The CFFP wasn't alone in filing briefs in support of the Does. In 2011, the law firm Aldous/Walker LLP represented a female ESD student who, as a minor, was groomed for and led into a sexual relationship with a male teacher. The teacher was fired, and ESD gave her the same choice it gave John Doe: withdraw from school or be expelled. She sued and eventually won her case in front of a jury, which awarded her more than $6 million in damages. ESD and Jane Doe later settled the case for an undisclosed sum to avoid appeal.
"Application of the Ecclesiastic Abstention Doctrine would have had a devastating impact on Ms. Doe and, if applied in pending and future lawsuits, will certainly encourage private schools to ignore the needs of students who are victims of sexual assault or other abusive emotional and physical conduct," Aldous/Walker writes in its brief supporting John Doe Jr.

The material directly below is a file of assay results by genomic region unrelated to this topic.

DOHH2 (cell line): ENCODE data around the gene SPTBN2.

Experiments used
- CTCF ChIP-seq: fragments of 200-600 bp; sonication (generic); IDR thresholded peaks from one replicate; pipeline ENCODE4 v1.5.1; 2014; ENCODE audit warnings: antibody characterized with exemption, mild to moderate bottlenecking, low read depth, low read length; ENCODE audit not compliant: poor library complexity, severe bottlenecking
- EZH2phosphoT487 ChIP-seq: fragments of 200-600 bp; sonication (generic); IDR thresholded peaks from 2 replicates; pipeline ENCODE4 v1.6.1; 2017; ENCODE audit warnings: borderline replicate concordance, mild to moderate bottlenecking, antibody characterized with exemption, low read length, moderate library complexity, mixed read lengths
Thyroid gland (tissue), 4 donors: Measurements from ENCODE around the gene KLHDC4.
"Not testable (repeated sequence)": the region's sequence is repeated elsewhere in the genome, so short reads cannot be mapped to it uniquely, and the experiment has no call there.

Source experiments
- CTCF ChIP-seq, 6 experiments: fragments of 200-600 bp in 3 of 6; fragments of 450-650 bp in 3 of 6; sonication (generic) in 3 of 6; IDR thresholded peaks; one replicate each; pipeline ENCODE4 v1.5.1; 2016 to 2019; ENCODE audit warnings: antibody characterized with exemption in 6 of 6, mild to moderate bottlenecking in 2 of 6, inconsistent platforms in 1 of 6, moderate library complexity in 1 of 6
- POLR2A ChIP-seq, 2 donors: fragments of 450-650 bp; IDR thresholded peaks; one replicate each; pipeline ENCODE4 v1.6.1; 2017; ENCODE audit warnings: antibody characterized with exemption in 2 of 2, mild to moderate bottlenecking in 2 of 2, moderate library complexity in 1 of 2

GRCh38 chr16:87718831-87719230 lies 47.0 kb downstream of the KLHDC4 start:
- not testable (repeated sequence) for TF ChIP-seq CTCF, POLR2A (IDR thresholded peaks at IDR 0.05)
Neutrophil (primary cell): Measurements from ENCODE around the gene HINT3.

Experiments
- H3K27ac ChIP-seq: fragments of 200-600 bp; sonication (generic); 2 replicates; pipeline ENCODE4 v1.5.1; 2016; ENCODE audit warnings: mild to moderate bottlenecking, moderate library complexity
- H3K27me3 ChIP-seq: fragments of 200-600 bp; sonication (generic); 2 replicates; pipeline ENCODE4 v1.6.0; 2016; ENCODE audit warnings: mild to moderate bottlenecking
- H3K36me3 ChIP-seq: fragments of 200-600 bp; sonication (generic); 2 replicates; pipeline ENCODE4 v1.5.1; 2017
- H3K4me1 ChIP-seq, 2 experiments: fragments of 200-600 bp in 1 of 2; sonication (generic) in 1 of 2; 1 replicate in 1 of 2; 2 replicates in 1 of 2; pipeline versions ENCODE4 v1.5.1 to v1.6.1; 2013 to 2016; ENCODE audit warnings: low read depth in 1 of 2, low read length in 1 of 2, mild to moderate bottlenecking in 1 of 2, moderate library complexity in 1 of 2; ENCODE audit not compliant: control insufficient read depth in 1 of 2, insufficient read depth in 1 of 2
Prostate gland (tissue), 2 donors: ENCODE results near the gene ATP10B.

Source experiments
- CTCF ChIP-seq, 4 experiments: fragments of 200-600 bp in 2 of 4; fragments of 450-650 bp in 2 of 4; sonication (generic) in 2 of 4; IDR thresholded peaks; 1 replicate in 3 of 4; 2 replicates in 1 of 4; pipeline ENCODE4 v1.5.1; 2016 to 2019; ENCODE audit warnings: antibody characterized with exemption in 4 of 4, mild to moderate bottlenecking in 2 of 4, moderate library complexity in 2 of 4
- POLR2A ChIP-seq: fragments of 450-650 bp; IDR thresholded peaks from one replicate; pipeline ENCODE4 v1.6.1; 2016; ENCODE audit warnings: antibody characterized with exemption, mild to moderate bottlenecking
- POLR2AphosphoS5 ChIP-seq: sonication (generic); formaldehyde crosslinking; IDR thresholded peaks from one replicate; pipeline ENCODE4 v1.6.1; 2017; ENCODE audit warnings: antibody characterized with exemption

Brent Walker, one of the lawyers who represented Jane Doe, says the 5th Court's decision short-circuiting a trial on the facts in Doe Jr.'s case is out of step with previous Supreme Court rulings.
"ESD had tried to raise the ecclesiastical abstention doctrine in our case ... and it didn't go anywhere for them," Walker says. "It is simply not a school that is a church school. It's a secular school."
Walker says broadening the doctrine the way the 5th Court suggests to include ESD and its discipline policy wouldn't be good for religious freedom, either. Other organizations might "glom onto" the protection afforded for religious issues simply by claiming some sort of religious affiliation, he says.
He poses a rhetorical question: If his firm changed its name to the Episcopal Law Firm of Dallas, could it avoid any responsibility for mistakes? "Sorry, I forget to file your lawsuit," he says, but there's nothing you can do. Too bad.